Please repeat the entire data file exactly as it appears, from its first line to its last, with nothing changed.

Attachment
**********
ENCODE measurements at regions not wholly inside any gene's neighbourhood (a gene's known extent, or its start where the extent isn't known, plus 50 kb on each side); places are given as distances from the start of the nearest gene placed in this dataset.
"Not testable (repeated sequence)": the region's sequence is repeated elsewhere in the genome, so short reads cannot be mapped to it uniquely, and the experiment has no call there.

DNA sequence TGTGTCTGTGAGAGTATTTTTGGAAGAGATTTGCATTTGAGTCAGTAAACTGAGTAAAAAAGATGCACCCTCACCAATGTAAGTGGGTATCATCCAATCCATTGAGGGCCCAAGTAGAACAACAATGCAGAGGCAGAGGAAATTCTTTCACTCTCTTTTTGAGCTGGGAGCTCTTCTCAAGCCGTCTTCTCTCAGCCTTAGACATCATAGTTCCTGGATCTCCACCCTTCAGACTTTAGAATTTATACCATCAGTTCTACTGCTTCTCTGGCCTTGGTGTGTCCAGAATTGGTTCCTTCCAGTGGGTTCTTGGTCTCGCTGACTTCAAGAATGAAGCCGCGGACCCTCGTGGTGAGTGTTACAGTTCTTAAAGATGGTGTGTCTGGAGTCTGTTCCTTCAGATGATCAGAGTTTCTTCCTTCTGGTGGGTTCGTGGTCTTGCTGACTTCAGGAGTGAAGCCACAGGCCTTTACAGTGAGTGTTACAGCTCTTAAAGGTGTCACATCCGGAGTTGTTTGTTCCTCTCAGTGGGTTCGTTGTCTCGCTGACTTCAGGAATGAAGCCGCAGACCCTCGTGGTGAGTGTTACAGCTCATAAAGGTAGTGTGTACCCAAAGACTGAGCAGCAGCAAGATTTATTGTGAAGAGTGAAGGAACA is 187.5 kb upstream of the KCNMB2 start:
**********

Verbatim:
ENCODE measurements at regions not wholly inside any gene's neighbourhood (a gene's known extent, or its start where the extent isn't known, plus 50 kb on each side); places are given as distances from the start of the nearest gene placed in this dataset.
"Not testable (repeated sequence)": the region's sequence is repeated elsewhere in the genome, so short reads cannot be mapped to it uniquely, and the experiment has no call there.

DNA sequence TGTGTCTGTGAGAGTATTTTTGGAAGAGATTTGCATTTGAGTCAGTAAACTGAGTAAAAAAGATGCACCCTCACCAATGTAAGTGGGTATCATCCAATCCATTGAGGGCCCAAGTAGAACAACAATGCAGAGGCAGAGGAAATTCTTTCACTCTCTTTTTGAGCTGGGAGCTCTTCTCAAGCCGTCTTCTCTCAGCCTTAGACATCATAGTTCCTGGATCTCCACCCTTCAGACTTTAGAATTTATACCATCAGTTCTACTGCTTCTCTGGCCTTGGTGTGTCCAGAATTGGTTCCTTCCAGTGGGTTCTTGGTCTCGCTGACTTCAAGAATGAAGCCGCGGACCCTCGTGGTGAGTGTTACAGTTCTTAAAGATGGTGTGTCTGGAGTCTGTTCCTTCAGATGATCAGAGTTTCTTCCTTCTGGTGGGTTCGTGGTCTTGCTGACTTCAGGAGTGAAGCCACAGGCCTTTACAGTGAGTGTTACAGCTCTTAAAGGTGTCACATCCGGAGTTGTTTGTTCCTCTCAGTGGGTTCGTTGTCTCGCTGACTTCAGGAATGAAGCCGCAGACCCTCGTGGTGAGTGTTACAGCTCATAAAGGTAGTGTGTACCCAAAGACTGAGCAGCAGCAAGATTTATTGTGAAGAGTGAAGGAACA is 187.5 kb upstream of the KCNMB2 start: